Viktor Gruev, ECE alum, breaks ground in cancer detection

November 22, 2016
Photo via Bio Sensors Lab

Photo via Bio Sensors Lab

Viktor Gruev, associate professor of electrical engineering at the University of Illinois, and his team, comprised of researchers from Australia,England, and the University of Maryland, have developed a camera that can detect cancer cells by using polarized light.  Cancer cells, unlike healthy cells, react differently when viewed through polarized light, however the difference is not noticeable to the human eye. The researchers hope to develop one camera that is efficient enough for doctors to use in the operating room.

“We’ve translated this into the operating room during breast cancer surgeries to enable the physician to correctly identify lymph nodes or particular organs and successfully remove all primary and secondary tumors,” he said. “It’s a different type of problem that we solved: going from the developing nanostructures in the cleanroom, to integrating these photonic crystals with sensors, to finally translating an idea to the operating room.”  Excerpted from MNTL Illinois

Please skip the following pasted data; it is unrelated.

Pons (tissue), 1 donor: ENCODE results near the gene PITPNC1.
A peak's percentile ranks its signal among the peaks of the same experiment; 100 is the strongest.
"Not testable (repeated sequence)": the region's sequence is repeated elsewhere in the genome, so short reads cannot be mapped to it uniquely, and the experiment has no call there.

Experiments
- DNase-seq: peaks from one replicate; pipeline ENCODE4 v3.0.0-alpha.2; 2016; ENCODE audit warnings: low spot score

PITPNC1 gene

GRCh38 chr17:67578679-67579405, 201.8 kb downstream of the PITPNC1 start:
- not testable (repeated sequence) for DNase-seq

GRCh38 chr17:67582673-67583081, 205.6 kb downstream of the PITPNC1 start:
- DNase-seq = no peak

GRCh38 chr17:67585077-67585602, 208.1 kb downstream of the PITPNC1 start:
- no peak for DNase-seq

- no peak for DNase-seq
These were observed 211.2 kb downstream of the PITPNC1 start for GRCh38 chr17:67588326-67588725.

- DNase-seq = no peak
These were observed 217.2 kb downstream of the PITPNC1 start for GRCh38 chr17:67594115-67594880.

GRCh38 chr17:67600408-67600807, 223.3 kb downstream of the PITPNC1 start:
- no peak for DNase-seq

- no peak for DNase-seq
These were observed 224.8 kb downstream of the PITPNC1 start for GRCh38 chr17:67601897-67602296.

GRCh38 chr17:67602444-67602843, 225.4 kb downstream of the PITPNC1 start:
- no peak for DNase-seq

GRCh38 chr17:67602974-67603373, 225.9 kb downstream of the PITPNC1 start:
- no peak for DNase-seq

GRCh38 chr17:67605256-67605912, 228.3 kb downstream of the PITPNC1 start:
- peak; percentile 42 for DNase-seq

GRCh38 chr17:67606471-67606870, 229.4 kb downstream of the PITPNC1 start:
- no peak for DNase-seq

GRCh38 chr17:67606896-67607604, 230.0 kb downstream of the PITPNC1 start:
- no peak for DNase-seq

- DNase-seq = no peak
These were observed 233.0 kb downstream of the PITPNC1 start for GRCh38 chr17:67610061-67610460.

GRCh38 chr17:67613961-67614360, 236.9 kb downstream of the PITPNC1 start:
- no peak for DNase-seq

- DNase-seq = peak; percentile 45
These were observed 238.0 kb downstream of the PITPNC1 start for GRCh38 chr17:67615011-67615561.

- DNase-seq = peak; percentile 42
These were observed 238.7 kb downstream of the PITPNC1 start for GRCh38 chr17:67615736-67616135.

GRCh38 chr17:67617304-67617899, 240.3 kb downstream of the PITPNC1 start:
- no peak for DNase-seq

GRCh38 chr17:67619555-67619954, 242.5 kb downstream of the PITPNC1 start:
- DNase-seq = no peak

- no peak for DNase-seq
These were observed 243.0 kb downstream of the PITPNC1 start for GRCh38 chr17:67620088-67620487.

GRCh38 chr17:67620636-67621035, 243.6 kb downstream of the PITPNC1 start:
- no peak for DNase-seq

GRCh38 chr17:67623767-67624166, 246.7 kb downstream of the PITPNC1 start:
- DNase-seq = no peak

Viktor, a former Ph.D student of Ralph Etienne- Cummings, received his M.S. (2000) and Ph.D (2004) in electrical and computer engineering from Johns Hopkins University. This year he was the recipient of the IEEE Donald G. Fink Award for his work in imaging sensors and their medical applications.

Read more about his team’s research work in BTN’s article on the research breakthrough. 

 

Note: The first integrated polarization camera was designed in Professor Andreas G. Andreou‘s  lab nearly 20 years ago. Professor Andreou worked with Lawrence B. Wolff, Todd A. Mancini, and Philippe Pouliquen. Read more about their work on the Liquid Crystal Polarization Camera and Professor Andreou’s Polarization Imaging: Principles and Integrated Polarimeters.

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